A brilliant art book, three terrific albums, and a must-have iPhone gadget

A brilliant art book, three terrific albums, and a must-have iPhone gadget

NOT OPTIONAL takes a quick weekly look at five essential releases, some recent, some not.

Ursus Wehrli, The Art Of Clean Up: Life Made Neat And Tidy 
Bios of Ursus Wehrli typically describe him as a Swiss comedian and “cabaret artist” rather than a photographer or fine artist, which helps explain the tongue-in-cheek nature of his “clean-up” series. His 2003 book Tidying Up Art broke down and stacked the elements of paintings by Keith Haring, Paul Klee, René Magritte, Vincent van Gogh, and others, making them “more organized and more efficient.” (His 2006 TED talk about it is essentially a dry, straight-faced comic routine.) His new photo collection, The Art Of Clean Up, follows suit with before-and-after images of alphabet soup organized in alphabetical order, a fir branch broken down into stacked component branches and needles, a starry sky organized into a grid, a ball pit sorted by color, a field full of sunbathers and their accessories sorted into similar lines, and more. There’s a cumulative humor to these bright, sharp photographs, and a deep puckish cleverness in Wehrli’s choices. It’s the rare art book that provokes laughs, while still earning admiration for color and composition; it’s funny and beautiful. [Tasha Robinson]

Rhye, Woman 
As noted in pretty much every review of Rhye’s debut, Woman—including this one!—Rhye sounds like Sade. But when has sounding like Sade ever been a bad thing? Also, Rhye is totally a man, baby! Or rather, two of them, Robin Hannibal and Mike Milosh, the latter of whom contributes the sensual, otherworldly vocals that earn the group its main comparison. (Initial reviews, based on the early singles “Open” and “The Fall,” which the duo released anonymously, assumed Milosh was a “chanteuse.”) Woman is an achingly romantic, sentimental album of love songs that never cross the line into syrupy or saccharine, thanks to the spare production and the gender ambiguity provided by the combination of Milosh’s voice and the album’s subject matter. Woman slots in nicely next to Jessie Ware’s Devotion, one of my favorite albums of last year (and another one that earned a bunch of Sade comparisons), though it’s a little woozier and dreamier, great for zoning out and floating away on your own personal bliss-cloud. [Genevieve Koski]

Blue Hawaii, Untogether 
Lumped into the same arty electronic Canadian scene as Purity Ring and Grimes, and boasting a name with connotations of bad Elvis movies, Blue Hawaii seems generic enough that people might, in clear defiance of this feature, consider the group optional. Honestly, given my ambivalence toward much of that scene, I was uncertain what I particularly liked about Blue Hawaii until I finally saw it at SXSW, and personally witnessed Raphaelle Standell-Preston (also of Braids) and partner Alexander Cowan creating their complex layering of clipped beats and cavernous wails. The duo’s recent debut, Untogether, is a haunting yet often cold affair, with Standell-Preston’s dreamy vocals chopped and stretched until they’re almost indistinguishable from the surrounding synthesizers. Fans of the hypnotically repetitive vocal manipulations created by Steve Reich or Nico Muhly may love it, while others will just find it arch or even frustrating. But live, those push-and-pull tendencies fall away for a far more straightforward, yet still totally left-field dance party that, to my ears, makes them more interesting than their contemporaries and suggests the band is well worth getting in on the ground floor with. At least check out the single “Try To Be” and see if you can get it out of your head. I couldn’t. [Sean O’Neal]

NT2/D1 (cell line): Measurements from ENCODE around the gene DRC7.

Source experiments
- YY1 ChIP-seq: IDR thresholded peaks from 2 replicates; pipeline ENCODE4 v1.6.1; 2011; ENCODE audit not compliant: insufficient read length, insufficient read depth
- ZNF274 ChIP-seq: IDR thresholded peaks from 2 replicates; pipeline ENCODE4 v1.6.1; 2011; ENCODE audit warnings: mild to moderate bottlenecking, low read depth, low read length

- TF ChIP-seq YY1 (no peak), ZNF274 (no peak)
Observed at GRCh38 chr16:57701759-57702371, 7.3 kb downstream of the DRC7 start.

Mophie Juice Pack Plus 
I’m horrible at remembering to charge my phone. I wake up regularly to dead batteries, and I get on the bus about once a week stoked to listen to podcasts, only to discover I have about a 5 percent charge on my iPhone. That’s why when I saw a friend’s Mophie case at SXSW last week, I knew I had to get one. At $100, they aren’t cheap, but one case holds 120 percent charge, meaning you can let your phone drain almost all the way down not once, but twice without having to find a charger. I got the orange-and-grey combination, and I’ve been happy with its appearance as well as its performance. It’s a handsome, hefty little case, and should save my butt more than once during festival season this summer. [Marah Eakin]

Divine Fits, A Thing Called Divine Fits 
The debut album from this supergroup—featuring the twin songwriting talents of Spoon’s Britt Daniel and Wolf Parade’s Dan Boeckner—went from optional-ish to not optional for me after a great show at South By Southwest, which was fast and tight in all the right ways. In spite of a weird crowd, the singers brought out the greatness in the songs from A Thing Called Divine Fits, particularly the snarling “Would That Not Be Nice.” I’m not sure why Daniel sings, “I wish I was in Minneapolis,” but it makes me want to head up there, too. The album didn’t seem to get much play, even from the large fan bases that Spoon and Wolf Parade both have. Don’t make the same mistake the fans are making. [Josh Modell]

Filed Under: Books

More NOT OPTIONAL